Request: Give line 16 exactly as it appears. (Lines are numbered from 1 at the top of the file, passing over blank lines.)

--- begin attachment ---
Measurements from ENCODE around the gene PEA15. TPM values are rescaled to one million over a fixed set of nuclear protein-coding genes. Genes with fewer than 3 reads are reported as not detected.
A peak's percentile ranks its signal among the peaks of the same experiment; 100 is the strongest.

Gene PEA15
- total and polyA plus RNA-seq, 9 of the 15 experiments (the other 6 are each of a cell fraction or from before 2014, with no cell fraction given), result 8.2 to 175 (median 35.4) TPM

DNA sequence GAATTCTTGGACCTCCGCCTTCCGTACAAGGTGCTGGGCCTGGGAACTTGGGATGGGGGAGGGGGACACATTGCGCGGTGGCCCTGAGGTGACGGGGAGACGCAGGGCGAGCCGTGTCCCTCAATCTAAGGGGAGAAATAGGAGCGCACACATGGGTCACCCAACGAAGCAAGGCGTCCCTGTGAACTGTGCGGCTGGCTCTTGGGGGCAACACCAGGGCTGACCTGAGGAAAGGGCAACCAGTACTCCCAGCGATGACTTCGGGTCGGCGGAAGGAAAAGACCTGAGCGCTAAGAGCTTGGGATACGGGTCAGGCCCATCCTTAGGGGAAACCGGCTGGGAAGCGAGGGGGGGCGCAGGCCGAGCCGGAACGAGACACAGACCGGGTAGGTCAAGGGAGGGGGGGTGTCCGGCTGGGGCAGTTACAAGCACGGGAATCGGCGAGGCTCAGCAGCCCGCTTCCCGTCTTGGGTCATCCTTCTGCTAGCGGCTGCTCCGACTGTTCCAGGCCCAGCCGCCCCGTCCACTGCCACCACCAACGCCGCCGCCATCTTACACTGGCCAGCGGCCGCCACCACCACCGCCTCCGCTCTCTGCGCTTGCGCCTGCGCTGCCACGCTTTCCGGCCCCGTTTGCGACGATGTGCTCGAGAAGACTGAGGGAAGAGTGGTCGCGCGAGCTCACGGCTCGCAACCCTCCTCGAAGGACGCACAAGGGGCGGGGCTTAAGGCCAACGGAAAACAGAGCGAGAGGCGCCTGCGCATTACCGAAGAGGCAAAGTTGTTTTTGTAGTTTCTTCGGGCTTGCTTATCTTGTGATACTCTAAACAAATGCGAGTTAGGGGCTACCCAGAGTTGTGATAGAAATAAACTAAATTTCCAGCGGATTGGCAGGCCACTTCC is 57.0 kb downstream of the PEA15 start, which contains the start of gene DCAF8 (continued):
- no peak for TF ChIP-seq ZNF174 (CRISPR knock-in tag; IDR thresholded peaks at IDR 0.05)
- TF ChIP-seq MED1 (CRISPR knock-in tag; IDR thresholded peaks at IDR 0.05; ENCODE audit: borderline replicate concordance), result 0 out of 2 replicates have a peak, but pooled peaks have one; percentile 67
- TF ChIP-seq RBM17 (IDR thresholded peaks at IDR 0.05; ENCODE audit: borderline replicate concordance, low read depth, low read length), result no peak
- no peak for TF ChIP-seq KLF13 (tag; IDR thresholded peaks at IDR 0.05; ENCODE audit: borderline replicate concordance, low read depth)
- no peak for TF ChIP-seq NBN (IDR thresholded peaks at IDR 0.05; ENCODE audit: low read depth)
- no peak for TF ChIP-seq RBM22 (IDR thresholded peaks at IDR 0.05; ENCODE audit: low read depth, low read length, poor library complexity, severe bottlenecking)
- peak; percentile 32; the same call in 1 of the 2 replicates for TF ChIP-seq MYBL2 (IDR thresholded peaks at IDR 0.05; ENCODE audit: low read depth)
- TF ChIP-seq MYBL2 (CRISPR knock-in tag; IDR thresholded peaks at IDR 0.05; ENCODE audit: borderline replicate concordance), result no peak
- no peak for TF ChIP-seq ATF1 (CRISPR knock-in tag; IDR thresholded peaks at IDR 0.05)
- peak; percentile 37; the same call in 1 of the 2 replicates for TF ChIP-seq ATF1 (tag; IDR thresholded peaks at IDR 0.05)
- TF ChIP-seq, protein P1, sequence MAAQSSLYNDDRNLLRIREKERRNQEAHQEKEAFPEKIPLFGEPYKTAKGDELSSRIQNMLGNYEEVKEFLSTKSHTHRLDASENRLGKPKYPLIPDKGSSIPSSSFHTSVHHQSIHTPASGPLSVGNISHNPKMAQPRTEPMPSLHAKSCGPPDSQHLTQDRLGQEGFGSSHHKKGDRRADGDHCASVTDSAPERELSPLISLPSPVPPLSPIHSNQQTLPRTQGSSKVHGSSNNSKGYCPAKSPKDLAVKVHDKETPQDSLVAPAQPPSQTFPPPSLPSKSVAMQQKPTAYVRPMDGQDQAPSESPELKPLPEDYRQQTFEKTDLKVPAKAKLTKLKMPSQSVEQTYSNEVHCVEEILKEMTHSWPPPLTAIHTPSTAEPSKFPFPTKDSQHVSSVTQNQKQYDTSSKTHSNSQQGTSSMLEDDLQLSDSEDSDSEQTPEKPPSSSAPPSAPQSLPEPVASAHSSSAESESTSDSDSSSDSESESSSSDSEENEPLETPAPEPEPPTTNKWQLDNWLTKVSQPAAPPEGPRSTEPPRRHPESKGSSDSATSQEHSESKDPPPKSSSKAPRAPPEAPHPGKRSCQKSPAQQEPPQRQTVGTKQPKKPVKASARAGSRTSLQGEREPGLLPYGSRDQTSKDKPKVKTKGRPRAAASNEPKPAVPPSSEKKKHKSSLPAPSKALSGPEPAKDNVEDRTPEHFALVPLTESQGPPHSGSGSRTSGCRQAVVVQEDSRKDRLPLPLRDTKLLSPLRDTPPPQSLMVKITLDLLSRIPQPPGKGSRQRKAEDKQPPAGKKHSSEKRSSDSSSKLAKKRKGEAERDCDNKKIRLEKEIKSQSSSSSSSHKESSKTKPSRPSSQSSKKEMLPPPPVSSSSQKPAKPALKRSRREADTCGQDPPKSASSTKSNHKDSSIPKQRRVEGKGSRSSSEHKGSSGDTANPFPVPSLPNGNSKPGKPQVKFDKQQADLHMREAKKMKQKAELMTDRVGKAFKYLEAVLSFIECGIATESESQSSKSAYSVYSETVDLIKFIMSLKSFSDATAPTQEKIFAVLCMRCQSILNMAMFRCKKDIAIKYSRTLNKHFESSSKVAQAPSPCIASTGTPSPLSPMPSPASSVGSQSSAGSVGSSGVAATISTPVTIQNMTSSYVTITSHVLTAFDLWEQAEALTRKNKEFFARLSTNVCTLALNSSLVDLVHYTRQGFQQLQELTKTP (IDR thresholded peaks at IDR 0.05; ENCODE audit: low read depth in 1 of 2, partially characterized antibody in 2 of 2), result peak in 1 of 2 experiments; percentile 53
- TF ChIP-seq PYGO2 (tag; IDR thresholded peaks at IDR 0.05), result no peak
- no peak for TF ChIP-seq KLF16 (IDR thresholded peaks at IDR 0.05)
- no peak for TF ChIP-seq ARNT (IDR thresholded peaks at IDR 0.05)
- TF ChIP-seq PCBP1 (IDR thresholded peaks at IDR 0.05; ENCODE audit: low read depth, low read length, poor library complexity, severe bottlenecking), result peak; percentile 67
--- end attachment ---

- TF ChIP-seq, protein P1, sequence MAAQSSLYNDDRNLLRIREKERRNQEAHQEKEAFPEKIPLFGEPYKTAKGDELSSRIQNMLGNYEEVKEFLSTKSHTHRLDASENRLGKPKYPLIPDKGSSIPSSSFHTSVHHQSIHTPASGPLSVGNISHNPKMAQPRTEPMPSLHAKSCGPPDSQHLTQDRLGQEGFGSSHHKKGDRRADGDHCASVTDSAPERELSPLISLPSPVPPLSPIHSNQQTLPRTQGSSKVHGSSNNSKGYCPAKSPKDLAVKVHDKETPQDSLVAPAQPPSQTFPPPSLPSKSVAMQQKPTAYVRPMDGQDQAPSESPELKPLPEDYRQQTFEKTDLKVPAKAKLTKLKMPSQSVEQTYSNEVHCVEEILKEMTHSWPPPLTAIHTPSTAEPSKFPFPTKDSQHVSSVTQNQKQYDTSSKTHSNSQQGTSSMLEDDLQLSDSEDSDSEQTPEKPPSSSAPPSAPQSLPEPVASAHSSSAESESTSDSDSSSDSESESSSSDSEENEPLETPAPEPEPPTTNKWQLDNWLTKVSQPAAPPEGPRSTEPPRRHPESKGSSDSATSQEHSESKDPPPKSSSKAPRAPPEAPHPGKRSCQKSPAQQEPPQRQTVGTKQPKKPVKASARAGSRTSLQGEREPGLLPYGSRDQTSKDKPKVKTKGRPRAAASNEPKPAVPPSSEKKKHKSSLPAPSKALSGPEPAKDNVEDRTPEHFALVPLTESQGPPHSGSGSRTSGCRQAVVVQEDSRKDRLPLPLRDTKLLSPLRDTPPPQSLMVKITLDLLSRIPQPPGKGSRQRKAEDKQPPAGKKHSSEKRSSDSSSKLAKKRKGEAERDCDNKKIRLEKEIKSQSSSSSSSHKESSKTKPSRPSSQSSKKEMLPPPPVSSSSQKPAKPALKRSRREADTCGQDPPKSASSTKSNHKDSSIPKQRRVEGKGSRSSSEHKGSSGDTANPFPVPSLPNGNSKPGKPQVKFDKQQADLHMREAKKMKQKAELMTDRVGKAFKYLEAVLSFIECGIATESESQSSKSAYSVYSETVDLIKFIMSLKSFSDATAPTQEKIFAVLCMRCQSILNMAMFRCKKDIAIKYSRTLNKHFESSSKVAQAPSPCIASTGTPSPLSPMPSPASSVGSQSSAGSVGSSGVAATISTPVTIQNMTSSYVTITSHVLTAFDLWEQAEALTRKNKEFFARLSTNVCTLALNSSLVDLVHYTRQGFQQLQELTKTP (IDR thresholded peaks at IDR 0.05; ENCODE audit: low read depth in 1 of 2, partially characterized antibody in 2 of 2), result peak in 1 of 2 experiments; percentile 53